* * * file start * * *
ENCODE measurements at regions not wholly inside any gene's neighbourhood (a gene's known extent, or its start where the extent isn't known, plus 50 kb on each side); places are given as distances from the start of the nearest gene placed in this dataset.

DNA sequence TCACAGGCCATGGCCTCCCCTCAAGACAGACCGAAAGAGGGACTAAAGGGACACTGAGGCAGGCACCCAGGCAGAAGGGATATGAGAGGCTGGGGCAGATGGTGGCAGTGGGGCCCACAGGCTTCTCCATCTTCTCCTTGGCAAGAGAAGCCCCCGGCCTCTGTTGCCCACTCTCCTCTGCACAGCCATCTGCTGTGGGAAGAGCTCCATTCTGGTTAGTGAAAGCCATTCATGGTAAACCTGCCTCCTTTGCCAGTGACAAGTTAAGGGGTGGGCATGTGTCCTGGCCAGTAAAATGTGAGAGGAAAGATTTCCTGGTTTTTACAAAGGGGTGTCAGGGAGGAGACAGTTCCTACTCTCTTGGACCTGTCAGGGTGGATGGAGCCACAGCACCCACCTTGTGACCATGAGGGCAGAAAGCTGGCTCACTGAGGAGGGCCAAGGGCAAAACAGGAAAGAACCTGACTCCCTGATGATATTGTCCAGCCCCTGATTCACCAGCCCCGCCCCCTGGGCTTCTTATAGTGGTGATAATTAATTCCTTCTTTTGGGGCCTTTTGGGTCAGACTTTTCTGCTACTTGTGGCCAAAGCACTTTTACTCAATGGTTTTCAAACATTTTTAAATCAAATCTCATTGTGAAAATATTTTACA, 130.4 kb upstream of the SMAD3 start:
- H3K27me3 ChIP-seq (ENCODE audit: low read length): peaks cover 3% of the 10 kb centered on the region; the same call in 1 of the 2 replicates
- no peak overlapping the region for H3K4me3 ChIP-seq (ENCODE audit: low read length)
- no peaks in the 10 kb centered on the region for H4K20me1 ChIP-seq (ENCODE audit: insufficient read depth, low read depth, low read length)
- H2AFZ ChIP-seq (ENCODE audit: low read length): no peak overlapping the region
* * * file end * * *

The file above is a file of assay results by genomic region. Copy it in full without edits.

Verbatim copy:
ENCODE measurements at regions not wholly inside any gene's neighbourhood (a gene's known extent, or its start where the extent isn't known, plus 50 kb on each side); places are given as distances from the start of the nearest gene placed in this dataset.

DNA sequence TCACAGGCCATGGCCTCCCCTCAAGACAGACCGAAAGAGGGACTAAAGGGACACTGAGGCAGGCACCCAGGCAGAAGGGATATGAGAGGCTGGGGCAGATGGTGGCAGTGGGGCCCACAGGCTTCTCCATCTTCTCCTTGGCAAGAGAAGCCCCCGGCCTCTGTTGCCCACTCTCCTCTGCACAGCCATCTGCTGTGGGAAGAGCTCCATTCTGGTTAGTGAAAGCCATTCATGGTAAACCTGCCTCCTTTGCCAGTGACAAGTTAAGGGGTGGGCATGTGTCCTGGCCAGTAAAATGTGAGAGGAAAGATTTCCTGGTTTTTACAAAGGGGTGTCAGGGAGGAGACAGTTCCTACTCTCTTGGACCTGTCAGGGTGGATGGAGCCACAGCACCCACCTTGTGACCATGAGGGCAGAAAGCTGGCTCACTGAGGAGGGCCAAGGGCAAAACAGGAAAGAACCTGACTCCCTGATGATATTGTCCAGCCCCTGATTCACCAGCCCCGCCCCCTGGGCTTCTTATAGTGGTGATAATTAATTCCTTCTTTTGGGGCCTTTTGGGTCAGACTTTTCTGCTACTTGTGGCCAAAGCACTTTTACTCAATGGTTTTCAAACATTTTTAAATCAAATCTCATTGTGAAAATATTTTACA, 130.4 kb upstream of the SMAD3 start:
- H3K27me3 ChIP-seq (ENCODE audit: low read length): peaks cover 3% of the 10 kb centered on the region; the same call in 1 of the 2 replicates
- no peak overlapping the region for H3K4me3 ChIP-seq (ENCODE audit: low read length)
- no peaks in the 10 kb centered on the region for H4K20me1 ChIP-seq (ENCODE audit: insufficient read depth, low read depth, low read length)
- H2AFZ ChIP-seq (ENCODE audit: low read length): no peak overlapping the region